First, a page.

Subversion with Active Directory Authentication via Apache

Laura–skip this one.

I recently started using Subversion at work. It has been popular enough, that several other employees have found a need for it. So, I decided I’d better figure out Active Directory authentication so I don’t end up maintaining a separate set of passwords for everyone.  It took quite a bit of trial-and-error. Here’s my Apache config for the subversion site:

<VirtualHost *:80>
ServerName svn.domain.com
DocumentRoot /var/svn/www
<Location /repos/>
DAV svn
SVNParentPath /var/svn/repos
SVNListParentPath on
AuthzSVNAccessFile /var/svn/svnaccess
AuthType Basic
AuthName "SVN Server"
AuthBasicProvider ldap
AuthzLDAPAuthoritative Off
AuthLDAPBindDN "DOMAIN\administrator"
AuthLDAPBindPassword password_for_administrator
AuthLDAPURL ldap://domain_controller:389/dc=ad,dc=domain,dc=com?sAMAccountName?sub?(objectClass=*)
Require valid-user
</Location>
</VirtualHost>

No, it is not a good idea to use your domain administrator in the config above. Do it for testing. Then, replace it with an account with read-only access in your domain.

Many of the examples on the web were geared towards non-Active Directory implementations. Those that were specific for AD still didn’t work until I removed the “cn=Users” from the first part of the ldapurl. Our users are not all part of the “Users” group. Removing this from the string means that all AD accounts can login. So, then I turned to the AuthzSVNAccessFile to fine-tune the access to the various repositories. Here is an example of that file:

[groups]
it=username1,username2
engineers=username3,username4

[:/]
*=r

[/]
*=r

[intranet:/]
@it = rw

[helpdesk:/]
@it = rw

[product_development:/]
@it = r
@engineers=rw

Have fun.

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5 Responses

  1. Thanks, I will.

  2. You can use filter the valid users in your apache config and limit them to being members of specific group(s) in Active Directory using the require ldap-group syntax.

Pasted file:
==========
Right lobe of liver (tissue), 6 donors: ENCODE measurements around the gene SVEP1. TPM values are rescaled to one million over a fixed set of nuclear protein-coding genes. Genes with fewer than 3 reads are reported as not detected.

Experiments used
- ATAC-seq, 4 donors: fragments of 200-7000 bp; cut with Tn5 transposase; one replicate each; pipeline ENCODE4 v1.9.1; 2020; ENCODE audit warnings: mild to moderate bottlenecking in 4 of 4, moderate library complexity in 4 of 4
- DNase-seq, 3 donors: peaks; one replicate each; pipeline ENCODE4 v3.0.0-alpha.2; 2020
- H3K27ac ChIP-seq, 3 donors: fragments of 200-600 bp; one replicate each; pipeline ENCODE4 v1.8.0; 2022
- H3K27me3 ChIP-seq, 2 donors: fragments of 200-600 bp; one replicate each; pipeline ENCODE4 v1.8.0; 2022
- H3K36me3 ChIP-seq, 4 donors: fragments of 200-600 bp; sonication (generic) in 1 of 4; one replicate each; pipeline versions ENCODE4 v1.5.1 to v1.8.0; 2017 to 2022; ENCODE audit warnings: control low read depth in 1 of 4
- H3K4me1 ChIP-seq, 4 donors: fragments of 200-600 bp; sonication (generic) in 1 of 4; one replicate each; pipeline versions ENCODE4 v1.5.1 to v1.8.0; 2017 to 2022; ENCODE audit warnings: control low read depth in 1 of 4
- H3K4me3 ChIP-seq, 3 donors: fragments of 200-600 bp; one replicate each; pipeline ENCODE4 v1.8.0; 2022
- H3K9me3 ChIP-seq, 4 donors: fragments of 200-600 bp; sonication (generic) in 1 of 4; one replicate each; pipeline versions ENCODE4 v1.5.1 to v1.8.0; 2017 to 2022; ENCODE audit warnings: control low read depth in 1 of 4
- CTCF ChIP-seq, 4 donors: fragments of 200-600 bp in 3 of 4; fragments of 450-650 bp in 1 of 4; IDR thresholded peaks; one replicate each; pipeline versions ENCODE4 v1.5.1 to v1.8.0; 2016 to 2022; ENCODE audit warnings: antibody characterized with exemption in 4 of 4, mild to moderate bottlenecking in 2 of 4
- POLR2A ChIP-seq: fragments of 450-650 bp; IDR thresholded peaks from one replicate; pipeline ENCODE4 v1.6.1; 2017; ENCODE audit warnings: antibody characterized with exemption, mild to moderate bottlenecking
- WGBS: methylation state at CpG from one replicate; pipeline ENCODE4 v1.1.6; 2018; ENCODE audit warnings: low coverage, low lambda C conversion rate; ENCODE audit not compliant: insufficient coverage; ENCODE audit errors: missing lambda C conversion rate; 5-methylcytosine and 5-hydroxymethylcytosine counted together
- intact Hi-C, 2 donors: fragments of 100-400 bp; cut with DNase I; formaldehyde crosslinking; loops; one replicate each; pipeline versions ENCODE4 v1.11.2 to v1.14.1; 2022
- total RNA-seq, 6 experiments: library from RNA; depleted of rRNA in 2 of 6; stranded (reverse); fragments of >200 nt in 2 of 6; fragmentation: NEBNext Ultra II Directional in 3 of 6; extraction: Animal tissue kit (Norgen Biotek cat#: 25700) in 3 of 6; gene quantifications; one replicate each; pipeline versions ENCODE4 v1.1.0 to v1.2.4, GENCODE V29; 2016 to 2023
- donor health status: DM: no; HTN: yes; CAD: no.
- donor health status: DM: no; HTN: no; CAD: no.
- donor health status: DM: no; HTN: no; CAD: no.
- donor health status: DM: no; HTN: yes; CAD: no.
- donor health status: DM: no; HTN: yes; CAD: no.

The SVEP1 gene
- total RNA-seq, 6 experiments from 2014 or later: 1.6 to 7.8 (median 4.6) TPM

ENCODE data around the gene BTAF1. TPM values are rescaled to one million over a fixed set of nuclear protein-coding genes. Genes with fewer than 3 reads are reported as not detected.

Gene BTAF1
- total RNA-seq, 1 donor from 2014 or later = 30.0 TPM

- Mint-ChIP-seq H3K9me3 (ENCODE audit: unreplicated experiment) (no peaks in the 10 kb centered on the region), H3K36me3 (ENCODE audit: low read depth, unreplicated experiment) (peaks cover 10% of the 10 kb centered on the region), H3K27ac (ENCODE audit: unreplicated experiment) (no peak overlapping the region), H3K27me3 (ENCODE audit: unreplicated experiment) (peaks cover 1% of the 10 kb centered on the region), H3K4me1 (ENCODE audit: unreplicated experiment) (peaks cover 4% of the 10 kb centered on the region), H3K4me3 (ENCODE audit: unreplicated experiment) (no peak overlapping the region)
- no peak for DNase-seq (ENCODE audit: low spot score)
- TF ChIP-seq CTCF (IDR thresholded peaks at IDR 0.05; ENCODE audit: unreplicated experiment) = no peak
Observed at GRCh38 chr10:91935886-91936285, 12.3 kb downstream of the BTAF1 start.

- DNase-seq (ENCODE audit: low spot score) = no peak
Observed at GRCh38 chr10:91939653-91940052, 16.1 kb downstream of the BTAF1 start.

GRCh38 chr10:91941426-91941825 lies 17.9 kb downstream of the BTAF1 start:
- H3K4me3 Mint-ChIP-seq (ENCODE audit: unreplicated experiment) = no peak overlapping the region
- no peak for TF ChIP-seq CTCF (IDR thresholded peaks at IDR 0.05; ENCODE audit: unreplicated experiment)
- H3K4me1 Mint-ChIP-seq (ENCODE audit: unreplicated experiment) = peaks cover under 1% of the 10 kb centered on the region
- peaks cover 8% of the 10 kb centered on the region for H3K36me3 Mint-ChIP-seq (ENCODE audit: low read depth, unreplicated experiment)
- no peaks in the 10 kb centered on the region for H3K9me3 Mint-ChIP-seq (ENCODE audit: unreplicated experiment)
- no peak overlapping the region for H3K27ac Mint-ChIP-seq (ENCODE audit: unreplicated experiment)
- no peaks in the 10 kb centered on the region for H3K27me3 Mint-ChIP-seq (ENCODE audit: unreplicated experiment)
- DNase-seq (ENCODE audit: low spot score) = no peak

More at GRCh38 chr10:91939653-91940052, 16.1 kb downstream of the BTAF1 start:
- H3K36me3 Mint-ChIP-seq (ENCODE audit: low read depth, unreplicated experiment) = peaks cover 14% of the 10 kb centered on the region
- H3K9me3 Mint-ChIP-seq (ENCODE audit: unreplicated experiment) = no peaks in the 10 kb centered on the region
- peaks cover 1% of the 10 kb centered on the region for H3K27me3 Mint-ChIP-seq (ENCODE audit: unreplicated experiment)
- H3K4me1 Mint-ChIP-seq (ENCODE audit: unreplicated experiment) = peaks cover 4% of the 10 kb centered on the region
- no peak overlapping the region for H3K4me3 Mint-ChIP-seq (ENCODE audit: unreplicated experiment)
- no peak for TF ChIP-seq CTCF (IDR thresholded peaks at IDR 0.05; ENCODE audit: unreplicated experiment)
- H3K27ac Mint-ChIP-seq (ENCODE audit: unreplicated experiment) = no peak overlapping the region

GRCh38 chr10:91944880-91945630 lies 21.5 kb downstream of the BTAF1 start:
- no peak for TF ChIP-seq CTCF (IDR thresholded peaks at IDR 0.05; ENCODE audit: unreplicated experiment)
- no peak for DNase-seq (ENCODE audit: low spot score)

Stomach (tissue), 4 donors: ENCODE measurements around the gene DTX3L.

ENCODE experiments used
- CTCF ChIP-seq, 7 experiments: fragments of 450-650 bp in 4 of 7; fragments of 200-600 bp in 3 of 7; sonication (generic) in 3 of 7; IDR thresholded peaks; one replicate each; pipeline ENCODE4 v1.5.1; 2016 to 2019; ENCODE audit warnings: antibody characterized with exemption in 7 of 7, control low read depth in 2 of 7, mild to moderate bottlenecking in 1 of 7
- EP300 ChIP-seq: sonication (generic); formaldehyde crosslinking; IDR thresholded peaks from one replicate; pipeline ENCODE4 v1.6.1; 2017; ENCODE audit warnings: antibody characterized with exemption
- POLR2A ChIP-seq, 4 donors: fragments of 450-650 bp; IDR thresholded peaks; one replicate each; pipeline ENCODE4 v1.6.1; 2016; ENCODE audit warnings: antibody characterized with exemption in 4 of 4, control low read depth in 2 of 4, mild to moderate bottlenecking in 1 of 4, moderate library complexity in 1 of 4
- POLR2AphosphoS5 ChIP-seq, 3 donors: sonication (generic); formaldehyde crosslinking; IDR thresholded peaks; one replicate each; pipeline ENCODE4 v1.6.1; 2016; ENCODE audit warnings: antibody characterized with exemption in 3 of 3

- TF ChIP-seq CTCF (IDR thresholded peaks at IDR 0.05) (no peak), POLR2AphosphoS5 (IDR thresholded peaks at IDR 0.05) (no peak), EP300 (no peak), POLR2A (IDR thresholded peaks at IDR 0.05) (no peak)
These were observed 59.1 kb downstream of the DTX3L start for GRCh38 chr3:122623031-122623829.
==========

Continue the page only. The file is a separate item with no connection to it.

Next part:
I’ve got a security group in my AD structure at Domain.local\Office\SecurityGroups\SG-Subversion and the syntax is

    require ldap-group CN=SG-Subversion,OU=SecurityGroups,OU=Office,DC=Domain,DC=local

    What I am trying to do now is work out how to get the AuthzSVNAccessFile to allow me to filter the different repositories and permissions within the repositories.

    • hi Jacob,
      I know it was a long time ago that you wrote the post on subversion / AD authentication….but did you ever get it working so you authenticate different users for different repositories?? I’ve been trying to find the answer for ages. We have some users who are really sensitive about their data here, so they want to know only their AD OU can see their repository! Did you know how this can be done….?? fingers crossed! cheers, Charlie.

  3. hello,

    I’m facing that same problem…

    Actually, when i try to use both :

    require ldap-group XXX
    and
    AuthzSVNAccessFile XXX

    ldap-group is ignored (even if AuthzLDAPAuthoritative is on)

    Maybe i have done wrong, but this ldap filter is not working…

    if only ldap-group is active filtering on ldap group is done correctly…

    Any clue ?

    Cheers,
    André

  4. While LDAP is a good general solution to integrating various authentication systems, I have found it extremely hard to get working. I also got a big fat “no” from my system administrator when I said setting up ActiveDirectory auth on our Subversion would require that the domain admin’s password be in plain-text in the configuration file.

    There is an alternative (IMHO easier) solution so long as you use Windows for the server. The mod_auth_sspi Apache SSPI authentication module allows you to support ActiveDirectory authentication by using the underlying system to transparently authenticate. I found the resulting mod_auth_sspi configuration easy to understand and modify to suit my needs. I put together a how-to called Instant Windows SVN Server with SSL and ActiveDirectory on my blog which shows every step needed from a fresh Windows Server installation to a fully functional and relatively secure Subversion server that supports single sign-on with ActiveDirectory.

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